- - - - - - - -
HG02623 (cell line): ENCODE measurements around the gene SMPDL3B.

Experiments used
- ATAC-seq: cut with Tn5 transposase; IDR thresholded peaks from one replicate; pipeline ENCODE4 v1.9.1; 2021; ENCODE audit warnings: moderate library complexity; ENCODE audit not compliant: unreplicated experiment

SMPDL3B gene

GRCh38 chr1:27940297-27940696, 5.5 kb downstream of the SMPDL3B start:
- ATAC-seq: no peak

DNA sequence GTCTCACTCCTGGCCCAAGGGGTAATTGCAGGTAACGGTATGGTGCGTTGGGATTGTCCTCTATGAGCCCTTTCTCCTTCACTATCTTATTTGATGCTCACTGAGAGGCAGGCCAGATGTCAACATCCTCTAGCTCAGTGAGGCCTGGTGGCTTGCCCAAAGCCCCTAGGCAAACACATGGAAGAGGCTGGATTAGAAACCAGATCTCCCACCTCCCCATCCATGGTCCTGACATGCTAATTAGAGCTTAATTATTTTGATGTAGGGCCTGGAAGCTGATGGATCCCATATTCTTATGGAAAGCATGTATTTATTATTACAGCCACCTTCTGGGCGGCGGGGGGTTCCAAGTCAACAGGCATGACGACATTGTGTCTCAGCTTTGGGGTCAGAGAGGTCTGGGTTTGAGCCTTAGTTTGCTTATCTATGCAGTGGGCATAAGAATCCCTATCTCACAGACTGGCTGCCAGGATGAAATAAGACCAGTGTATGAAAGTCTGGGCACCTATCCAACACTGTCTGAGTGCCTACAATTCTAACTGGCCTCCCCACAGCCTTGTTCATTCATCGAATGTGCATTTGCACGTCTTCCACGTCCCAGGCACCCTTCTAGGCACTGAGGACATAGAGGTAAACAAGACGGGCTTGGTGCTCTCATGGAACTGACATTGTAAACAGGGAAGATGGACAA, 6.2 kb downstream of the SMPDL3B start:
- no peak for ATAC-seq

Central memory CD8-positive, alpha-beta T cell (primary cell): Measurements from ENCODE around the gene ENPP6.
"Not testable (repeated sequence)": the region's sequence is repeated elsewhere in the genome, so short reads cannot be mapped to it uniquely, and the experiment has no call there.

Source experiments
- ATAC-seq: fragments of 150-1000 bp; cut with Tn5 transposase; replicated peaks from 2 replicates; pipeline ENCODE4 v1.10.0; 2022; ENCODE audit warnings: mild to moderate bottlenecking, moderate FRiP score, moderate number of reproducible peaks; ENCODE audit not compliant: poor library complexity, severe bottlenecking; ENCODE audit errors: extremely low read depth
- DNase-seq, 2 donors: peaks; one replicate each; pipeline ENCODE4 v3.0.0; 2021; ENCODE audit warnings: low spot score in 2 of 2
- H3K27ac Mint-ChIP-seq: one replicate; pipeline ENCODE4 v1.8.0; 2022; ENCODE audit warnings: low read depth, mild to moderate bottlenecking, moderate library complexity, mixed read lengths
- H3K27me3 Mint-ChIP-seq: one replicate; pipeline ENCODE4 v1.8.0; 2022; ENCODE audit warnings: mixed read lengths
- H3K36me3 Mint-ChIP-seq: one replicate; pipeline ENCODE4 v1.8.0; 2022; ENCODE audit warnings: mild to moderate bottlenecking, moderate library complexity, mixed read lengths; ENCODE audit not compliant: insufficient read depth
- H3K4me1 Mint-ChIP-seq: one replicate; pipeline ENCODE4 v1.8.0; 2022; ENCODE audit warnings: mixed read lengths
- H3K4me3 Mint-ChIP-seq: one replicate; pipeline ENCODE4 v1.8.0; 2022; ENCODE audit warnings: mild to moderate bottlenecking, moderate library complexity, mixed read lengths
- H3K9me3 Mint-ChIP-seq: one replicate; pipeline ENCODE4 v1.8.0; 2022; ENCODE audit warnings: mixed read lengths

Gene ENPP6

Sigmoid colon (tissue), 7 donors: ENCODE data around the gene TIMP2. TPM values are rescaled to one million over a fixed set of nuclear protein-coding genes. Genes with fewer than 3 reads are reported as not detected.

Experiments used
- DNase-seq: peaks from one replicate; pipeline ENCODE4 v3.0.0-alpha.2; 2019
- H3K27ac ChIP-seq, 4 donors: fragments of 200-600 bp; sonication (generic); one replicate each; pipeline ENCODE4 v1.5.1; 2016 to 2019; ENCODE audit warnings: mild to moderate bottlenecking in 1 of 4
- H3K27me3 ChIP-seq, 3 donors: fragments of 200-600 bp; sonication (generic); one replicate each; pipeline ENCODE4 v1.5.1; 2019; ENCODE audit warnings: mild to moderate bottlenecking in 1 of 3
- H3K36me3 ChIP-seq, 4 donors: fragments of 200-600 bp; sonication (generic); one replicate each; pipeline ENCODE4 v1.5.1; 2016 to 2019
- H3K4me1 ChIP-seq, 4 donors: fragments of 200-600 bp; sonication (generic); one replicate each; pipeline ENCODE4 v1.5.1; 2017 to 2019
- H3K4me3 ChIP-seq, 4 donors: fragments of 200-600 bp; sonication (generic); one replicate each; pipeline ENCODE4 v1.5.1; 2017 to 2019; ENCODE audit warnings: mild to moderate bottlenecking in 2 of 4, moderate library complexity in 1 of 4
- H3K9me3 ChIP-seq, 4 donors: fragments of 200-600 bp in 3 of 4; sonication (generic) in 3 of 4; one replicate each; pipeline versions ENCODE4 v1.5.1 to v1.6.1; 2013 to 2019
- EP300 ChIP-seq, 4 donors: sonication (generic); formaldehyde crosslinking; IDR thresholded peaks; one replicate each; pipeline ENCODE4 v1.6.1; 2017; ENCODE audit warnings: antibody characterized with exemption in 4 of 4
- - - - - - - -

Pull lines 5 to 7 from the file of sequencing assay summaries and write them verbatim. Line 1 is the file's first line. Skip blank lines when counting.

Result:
GRCh38 chr1:27940297-27940696, 5.5 kb downstream of the SMPDL3B start:
- ATAC-seq: no peak

DNA sequence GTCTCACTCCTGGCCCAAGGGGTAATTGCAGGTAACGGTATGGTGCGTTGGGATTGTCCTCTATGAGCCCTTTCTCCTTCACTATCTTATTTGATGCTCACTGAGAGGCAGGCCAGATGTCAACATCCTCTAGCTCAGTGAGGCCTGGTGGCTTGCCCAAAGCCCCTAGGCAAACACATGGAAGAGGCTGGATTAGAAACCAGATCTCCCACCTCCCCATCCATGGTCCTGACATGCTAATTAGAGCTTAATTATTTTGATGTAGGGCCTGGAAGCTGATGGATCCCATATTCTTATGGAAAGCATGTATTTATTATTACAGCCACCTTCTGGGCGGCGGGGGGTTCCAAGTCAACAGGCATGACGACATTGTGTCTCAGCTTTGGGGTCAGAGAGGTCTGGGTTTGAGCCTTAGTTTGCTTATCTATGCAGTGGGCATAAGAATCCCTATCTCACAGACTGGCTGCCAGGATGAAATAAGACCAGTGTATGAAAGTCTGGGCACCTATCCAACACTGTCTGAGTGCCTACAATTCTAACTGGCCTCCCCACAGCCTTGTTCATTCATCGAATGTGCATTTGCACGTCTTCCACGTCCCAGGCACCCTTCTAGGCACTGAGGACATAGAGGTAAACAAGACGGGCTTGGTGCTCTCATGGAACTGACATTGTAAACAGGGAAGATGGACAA, 6.2 kb downstream of the SMPDL3B start: